If you are looking at homes in Highland Park, the Holiday Local Night Market and Christmas Celebration is a great holiday shopping destination in this area. This seasonal community market has a lot to offer during the holidays, with a special, one-night event that provides a great shopping experience, with special offers and sales, along with a lot of family-friendly entertainment, including live music, a Ferris wheel, face painting and photos with Santa and Mrs. Claus. The 2018 holiday market and Christmas Celebration happens on Wednesday, December 12 from 5 pm to 9 pm.

  3. Farmers Branch Market Holiday Market - The Grove @ Mustang Crossing, 12700 Denton Road, Farmers Branch
    The Farmers Branch Market holds annual holiday markets, which are happening on December 1, 8 and 15 for the 2018 season, running from 4 pm to 8 pm The market features handmade and homemade items from more than 30 vendors, as well as lots of family-friendly entertainment and activities, and tasty treats available from a range of concession stands. If you'll be shopping Farmer's Branch homes this holiday season, this is a local holiday shopping destination you won't want to miss.

  4. 3rd Annual It's Christmas Market Expo - Will Rogers Memorial Center & Facilities, 3401 W Lancaster Ave, Fort Worth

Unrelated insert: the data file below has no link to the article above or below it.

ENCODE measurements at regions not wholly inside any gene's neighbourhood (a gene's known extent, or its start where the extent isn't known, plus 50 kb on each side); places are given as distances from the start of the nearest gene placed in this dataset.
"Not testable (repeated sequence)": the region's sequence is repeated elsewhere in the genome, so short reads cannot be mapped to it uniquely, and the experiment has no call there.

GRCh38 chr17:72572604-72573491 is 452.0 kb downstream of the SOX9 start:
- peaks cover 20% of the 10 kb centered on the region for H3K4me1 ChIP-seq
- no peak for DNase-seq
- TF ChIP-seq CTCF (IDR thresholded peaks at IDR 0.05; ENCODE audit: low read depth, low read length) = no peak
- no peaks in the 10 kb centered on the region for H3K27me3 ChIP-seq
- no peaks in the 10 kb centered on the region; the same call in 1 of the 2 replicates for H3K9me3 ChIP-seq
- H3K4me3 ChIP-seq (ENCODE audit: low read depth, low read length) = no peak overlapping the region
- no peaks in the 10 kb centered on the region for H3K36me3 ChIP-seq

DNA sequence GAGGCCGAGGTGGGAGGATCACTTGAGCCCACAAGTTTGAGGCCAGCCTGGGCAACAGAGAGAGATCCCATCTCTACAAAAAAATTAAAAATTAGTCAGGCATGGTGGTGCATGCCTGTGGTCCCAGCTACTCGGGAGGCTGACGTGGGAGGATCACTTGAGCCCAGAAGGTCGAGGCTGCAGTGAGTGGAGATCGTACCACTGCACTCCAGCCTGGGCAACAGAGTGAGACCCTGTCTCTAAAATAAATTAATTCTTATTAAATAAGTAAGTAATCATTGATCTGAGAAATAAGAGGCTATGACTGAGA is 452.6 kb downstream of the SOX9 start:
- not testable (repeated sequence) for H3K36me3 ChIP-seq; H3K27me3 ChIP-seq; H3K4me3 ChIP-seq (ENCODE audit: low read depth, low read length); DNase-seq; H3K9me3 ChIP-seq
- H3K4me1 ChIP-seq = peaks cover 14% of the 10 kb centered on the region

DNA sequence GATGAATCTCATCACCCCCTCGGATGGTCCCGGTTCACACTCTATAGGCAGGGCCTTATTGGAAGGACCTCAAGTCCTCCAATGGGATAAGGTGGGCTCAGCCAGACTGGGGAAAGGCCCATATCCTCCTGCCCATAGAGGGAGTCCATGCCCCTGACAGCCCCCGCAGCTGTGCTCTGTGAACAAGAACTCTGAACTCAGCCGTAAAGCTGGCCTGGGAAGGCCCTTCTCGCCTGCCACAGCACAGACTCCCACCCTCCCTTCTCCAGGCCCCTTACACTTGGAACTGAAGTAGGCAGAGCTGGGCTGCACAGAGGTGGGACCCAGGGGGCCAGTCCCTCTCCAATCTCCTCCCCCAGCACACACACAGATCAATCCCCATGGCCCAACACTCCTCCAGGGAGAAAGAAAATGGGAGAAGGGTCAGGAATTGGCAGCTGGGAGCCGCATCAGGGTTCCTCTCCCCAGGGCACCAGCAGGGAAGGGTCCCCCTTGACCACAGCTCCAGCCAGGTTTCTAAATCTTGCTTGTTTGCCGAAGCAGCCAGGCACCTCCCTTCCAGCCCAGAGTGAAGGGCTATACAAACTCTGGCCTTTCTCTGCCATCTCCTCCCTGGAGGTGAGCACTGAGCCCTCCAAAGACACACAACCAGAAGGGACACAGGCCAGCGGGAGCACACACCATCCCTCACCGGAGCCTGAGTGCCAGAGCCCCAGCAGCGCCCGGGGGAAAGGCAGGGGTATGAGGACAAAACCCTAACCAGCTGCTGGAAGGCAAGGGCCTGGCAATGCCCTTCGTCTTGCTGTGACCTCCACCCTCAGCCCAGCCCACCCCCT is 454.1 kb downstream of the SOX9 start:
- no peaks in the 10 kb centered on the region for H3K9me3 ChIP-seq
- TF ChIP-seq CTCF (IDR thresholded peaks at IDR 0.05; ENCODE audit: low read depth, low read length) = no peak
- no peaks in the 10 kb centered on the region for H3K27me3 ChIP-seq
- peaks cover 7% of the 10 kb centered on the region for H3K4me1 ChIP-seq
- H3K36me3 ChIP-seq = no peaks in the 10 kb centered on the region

Will you be shopping Fort Worth homes for sale this holiday season? If so, the 3rd Annual It's Christmas Market Expo is a great holiday shopping destination. Held on December 22, 2018, this event offers a terrific venue for last minute holiday shopping, with thousands of unique gift items to choose from as well as drawings, prizes, and entertainment. It is open from 9 am to 4 pm

  5. Treats of Christmas - Northpark, 8687 North Central Expressway, Dallas
    If you will be in town to see Dallas homes for sale, the Treats of Christmas event is a holiday shopping destination that you should not miss. This holiday market happens on Saturday, December 22, 2018, and is presented by the Dallas branch of the Texas Chefs Association. Gourmet cakes, cookies, pies, and other sweets are offered for purchase, with proceeds benefiting the North Texas Food Bank.

Contact us at RE/MAX DFW Associates when you're shopping for real estate in the Dallas-Forth Worth area.